-I did get Anders one alphabet toy--magnets--so he could feel the letters with his fingers. I got rid of them after a month as they made my kitchen ugly, and I just didn't think it was necessary.
-Anders has two Montessori letter games on our iPad that he plays on airplanes, which is to say, not often.
-I did read Anders thirty or so versions of The Three Little Pigs and The Little Red Hen while I was researching these stories for myself when he was a little over three. So he did get to hear some picture books.
-The Hooked on Phonics program instructed me to teach the ABC song, and when Anders was very good at the letter sounds, I decided it wouldn't hurt, so I taught it to him. This turned out to be a terrible idea. He loved the song, of course, but it took us about three weeks to recover from its confusing influence i.e. he still says "pee" sometimes instead of "puh" when he is trying to sound out a word.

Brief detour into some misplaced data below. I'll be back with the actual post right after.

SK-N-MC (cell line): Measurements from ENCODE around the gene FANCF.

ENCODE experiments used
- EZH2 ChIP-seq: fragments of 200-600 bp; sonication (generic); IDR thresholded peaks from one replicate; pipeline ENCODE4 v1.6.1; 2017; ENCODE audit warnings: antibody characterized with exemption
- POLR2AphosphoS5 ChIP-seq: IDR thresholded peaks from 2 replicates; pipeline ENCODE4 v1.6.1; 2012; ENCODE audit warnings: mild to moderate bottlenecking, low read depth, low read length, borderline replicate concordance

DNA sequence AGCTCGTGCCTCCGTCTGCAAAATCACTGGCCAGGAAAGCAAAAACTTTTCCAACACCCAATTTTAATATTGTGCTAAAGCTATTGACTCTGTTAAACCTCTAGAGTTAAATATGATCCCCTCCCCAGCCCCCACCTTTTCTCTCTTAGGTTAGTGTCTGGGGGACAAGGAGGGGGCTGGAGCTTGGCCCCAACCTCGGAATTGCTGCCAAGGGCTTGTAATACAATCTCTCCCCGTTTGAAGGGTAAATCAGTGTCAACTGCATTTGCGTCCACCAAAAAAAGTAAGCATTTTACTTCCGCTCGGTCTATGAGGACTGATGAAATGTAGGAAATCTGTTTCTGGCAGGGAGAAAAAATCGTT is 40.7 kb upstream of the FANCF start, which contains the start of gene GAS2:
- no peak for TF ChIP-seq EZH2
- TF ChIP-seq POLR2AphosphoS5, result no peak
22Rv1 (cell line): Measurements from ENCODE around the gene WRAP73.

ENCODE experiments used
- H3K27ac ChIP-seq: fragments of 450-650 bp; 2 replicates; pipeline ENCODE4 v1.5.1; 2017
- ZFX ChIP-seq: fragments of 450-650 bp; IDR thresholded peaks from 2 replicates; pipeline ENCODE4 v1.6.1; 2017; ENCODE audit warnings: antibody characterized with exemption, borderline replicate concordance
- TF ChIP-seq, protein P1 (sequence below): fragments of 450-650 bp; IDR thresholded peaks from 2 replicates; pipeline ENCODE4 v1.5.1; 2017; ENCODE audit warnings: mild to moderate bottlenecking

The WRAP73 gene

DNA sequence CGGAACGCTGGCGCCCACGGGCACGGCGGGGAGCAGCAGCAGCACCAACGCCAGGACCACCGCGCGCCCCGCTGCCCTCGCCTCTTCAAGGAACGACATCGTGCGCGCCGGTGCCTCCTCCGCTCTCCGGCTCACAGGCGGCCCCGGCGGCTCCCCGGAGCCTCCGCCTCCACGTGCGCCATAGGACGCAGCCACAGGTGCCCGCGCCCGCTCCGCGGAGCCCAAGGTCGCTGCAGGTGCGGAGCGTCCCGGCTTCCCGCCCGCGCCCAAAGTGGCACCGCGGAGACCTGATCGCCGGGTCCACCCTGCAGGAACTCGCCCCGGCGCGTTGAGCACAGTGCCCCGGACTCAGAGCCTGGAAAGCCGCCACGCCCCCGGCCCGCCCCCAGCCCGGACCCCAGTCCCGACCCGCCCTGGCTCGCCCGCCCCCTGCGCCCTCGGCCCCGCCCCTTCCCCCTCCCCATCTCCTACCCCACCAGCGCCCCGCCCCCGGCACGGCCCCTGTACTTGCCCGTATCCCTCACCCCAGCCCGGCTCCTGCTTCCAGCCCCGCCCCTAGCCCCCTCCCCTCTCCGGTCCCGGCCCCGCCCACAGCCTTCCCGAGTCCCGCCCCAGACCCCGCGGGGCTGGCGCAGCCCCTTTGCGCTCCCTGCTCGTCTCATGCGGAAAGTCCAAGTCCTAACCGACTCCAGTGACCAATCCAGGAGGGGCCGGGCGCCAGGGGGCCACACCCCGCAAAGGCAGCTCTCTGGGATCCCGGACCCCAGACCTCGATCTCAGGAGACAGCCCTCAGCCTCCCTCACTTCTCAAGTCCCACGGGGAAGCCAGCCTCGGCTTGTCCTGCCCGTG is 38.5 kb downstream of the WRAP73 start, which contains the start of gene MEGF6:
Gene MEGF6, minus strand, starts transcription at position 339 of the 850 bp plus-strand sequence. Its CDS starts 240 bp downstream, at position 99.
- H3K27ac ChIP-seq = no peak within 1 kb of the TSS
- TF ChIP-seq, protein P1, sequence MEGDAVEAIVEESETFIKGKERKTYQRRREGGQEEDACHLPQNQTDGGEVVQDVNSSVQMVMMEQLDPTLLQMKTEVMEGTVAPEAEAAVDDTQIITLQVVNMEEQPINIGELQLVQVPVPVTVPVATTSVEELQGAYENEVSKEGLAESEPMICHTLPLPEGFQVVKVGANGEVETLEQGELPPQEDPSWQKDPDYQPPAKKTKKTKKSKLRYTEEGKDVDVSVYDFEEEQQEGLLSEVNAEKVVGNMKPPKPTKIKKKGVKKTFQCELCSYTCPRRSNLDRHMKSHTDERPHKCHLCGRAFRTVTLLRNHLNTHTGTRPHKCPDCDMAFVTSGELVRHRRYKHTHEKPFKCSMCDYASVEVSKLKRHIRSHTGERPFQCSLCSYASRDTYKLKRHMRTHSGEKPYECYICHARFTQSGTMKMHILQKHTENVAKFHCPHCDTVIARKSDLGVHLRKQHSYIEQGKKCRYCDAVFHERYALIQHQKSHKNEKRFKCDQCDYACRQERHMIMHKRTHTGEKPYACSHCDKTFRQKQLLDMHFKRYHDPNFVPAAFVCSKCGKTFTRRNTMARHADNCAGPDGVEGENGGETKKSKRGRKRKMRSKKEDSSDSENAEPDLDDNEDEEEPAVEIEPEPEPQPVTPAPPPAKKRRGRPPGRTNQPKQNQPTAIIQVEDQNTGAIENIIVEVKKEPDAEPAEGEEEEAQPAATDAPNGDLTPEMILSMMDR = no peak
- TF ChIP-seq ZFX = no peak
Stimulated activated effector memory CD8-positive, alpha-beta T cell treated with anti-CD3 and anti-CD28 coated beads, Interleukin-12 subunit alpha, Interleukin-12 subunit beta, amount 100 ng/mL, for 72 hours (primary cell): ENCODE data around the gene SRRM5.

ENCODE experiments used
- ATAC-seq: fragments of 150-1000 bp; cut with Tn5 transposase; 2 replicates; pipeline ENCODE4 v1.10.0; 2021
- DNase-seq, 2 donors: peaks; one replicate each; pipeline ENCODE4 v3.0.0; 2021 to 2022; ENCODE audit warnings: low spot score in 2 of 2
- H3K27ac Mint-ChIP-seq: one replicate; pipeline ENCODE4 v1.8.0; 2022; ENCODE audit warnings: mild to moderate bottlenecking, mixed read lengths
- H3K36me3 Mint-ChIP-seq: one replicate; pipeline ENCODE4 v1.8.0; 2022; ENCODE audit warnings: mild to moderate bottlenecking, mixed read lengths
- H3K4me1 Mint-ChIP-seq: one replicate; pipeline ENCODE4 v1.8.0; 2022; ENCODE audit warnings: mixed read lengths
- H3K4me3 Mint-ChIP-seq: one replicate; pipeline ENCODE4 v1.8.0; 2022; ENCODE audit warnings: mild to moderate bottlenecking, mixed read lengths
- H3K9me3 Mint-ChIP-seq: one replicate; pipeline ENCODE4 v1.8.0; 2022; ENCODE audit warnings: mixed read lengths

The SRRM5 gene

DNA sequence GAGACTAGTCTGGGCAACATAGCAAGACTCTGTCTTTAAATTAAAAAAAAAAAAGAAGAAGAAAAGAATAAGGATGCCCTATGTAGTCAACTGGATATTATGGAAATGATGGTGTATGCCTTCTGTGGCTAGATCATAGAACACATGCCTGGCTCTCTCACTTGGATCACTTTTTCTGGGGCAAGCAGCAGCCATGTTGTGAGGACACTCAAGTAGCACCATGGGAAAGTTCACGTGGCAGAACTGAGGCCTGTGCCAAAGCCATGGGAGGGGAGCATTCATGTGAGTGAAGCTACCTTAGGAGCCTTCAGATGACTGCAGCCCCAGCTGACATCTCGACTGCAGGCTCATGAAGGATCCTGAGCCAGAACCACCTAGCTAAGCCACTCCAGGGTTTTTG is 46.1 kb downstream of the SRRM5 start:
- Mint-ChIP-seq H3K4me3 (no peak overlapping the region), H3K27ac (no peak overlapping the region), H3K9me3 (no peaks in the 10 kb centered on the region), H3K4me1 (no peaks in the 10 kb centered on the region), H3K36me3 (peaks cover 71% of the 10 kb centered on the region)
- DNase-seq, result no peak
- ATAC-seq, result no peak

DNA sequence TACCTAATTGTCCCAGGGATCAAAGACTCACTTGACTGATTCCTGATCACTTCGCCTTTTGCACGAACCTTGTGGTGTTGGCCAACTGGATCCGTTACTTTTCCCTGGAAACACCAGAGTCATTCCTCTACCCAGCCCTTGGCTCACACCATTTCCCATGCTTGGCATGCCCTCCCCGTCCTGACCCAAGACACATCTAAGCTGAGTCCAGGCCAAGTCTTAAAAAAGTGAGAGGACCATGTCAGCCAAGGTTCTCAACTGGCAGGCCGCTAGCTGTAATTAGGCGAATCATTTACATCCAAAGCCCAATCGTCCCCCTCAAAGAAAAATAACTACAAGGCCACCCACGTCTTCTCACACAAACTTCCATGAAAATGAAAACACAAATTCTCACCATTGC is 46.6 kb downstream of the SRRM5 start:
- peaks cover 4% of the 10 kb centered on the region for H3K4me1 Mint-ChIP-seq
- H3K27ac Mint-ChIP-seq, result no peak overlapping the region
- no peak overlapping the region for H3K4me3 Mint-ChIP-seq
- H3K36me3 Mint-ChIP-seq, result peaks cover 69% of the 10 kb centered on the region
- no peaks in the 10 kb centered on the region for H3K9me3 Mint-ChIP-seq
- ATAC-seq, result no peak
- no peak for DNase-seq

1. Thanks for reporting back to us on how your child rearing theories are working out in practice. I learned to read in first grade and could read the Britannica. Variable outcomes for my siblings; one could barely read on graduating from high school. (She now has two college degrees.) Another could read but did not know the alphabet. When we were room mates for a while I had to look things up in the phone book for him. His life was not utterly ruined. The family need not be a miniature welfare state.

    1. Hi Irrevo,

      Thanks for the extra data! Were you guys home, unschooled, or public schooled?


  2. I wonder if I could solicit your thoughts on the point of propaganda in children's books. Of course, propaganda is created for the purpose of manipulation rather than education, and thus its educational value within the context of the subject being propagandized is null; however, propaganda is a real phenomenon, and one which children will need to deal with in the future; therefore, is it not desirable that they be exposed to it as a subject in and of itself?